Borland Corp., at the LinuxWorld conference in New York on Wednesday, will announce that Kylix, its toolset for Linux-based applications, is finished and will ship later this month.
The Scotts Valley, Calif.-based tools vendor is claiming that the RAD (rapid application development) tools will help Linux in the enterprise by enabling developers to port and build applications to Linux.
"Kylix both changes what you can do with Linux and, more important, brings a whole bunch of new developers to Linux," said Ted Shelton, a senior vice president at Borland.
Kylix was built with Visual Basic and Delphi programmers in mind, and thus is an event-driven, visual programming language, according to Michael Swindell, Borland's Kylix product manager.
"Kylix is aimed at a developer that has a different set of skills than people who use Java, so there's a whole new group of people who can use Linux," said John Mann, a senior consultant/analyst at the Patricia Seybold Group in Boston.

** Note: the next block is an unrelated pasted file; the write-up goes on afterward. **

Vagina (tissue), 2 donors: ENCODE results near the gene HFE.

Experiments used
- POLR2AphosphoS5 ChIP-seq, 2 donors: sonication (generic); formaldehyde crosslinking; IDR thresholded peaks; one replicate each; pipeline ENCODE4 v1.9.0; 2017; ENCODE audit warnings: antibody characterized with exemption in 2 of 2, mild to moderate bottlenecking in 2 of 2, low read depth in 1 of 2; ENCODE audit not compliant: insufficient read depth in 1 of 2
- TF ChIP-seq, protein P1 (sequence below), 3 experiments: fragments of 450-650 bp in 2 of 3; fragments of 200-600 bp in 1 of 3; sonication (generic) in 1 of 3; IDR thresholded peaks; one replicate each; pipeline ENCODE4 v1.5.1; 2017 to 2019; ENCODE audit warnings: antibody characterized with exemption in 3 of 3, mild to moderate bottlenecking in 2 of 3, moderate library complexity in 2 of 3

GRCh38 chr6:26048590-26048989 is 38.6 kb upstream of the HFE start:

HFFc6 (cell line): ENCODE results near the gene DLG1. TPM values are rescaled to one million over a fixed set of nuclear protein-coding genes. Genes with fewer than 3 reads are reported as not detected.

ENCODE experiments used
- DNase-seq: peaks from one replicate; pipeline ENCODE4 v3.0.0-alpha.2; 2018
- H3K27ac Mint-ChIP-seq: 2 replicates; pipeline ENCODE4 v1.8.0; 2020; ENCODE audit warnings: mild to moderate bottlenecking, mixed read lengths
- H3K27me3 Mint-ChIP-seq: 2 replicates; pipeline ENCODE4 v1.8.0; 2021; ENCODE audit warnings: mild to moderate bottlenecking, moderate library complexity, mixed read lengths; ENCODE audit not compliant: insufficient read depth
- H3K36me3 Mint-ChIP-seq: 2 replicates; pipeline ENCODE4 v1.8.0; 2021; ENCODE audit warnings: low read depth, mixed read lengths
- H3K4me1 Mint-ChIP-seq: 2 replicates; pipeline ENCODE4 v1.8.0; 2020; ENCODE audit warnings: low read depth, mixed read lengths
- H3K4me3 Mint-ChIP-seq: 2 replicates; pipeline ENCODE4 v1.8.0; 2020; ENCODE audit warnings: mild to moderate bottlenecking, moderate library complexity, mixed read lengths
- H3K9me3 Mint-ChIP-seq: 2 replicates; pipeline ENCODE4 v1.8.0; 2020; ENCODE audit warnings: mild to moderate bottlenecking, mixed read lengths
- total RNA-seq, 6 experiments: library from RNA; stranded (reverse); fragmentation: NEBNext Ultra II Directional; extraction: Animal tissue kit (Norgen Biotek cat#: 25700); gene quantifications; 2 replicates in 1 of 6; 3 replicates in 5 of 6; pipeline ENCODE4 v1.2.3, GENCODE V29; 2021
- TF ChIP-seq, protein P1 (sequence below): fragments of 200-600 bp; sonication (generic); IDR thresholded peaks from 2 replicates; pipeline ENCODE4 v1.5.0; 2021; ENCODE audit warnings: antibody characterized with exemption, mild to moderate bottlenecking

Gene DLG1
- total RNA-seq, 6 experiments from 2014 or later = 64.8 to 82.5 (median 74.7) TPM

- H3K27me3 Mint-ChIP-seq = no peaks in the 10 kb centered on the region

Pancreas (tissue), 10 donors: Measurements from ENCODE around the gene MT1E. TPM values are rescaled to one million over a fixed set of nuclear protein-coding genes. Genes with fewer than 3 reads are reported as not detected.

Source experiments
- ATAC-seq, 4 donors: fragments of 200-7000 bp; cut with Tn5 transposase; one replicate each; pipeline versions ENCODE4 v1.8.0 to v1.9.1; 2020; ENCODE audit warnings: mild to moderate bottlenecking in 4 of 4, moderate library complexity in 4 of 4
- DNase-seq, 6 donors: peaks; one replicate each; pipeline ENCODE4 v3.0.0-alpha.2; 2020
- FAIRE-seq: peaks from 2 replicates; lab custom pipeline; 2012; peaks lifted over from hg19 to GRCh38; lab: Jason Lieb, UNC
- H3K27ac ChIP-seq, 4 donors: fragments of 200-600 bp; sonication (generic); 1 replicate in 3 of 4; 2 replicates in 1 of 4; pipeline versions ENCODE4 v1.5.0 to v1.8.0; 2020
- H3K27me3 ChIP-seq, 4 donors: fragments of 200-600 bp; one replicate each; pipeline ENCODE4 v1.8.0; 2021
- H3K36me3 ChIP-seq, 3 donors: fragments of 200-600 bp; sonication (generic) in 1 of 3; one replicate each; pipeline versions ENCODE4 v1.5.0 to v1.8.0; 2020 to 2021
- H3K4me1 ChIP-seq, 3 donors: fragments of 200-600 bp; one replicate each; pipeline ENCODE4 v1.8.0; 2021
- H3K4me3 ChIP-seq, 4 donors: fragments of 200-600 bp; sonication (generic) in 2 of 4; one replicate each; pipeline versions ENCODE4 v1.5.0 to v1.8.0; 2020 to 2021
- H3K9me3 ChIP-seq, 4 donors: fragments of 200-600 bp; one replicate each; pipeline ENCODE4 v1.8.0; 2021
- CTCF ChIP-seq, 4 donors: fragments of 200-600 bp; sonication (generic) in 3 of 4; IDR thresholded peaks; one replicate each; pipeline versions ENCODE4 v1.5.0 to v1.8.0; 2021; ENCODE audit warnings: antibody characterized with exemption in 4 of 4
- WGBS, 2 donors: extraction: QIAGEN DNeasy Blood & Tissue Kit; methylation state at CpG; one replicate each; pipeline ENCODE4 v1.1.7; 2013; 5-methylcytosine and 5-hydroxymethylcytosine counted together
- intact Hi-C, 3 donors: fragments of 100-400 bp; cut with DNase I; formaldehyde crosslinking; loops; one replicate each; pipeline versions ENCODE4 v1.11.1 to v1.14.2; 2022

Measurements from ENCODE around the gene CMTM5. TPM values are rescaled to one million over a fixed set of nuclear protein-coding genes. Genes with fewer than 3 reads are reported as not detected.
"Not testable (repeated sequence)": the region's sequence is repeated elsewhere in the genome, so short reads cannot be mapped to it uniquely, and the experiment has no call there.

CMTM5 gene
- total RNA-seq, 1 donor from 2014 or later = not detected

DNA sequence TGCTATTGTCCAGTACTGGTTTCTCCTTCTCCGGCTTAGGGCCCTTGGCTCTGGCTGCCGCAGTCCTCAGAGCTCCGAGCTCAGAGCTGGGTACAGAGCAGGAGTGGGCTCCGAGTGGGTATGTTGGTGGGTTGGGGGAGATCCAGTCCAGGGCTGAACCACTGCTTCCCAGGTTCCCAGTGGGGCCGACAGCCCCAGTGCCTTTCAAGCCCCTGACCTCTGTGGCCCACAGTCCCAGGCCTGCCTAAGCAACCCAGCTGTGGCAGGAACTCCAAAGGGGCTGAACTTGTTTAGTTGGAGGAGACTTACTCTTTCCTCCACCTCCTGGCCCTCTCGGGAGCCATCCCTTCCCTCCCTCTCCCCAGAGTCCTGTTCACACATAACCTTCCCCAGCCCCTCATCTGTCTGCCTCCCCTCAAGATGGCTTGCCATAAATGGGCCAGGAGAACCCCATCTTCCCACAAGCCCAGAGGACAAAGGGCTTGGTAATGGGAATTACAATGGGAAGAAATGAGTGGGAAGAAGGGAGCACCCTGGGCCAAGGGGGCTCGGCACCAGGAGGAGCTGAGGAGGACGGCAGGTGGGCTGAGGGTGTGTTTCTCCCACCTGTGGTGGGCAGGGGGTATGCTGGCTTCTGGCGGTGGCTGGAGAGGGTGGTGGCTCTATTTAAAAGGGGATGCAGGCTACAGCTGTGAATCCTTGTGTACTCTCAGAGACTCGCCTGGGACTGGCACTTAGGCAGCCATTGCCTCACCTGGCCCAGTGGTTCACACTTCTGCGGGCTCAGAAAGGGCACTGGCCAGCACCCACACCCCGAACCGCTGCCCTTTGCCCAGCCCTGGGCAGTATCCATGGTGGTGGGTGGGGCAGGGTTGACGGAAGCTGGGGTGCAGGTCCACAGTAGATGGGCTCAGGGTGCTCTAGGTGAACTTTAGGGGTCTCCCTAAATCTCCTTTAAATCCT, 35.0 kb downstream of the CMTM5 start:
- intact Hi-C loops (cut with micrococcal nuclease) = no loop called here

Mann continued that without a set of tools such as Kylix, Windows developers that use Borland's Delphi tool would have to learn both a new operating system and a new toolset to write to Linux.
Borland's Swindell, however, claims that Kylix carries no learning curve for Visual Basic or Delphi users.
"Coming from the perspective of Delphi itself, you can tell that Borland has gone to great lengths to make it really close to Delphi," said Blaine Whittle, director of development at Apropos Retail, a Lynnwood, Wash.-based company that builds retail management systems.
"Kylix hides the OS from you for writing basic applications, but if you get into the low-level Linux OS, there is still a lot to be learned," Whittle said.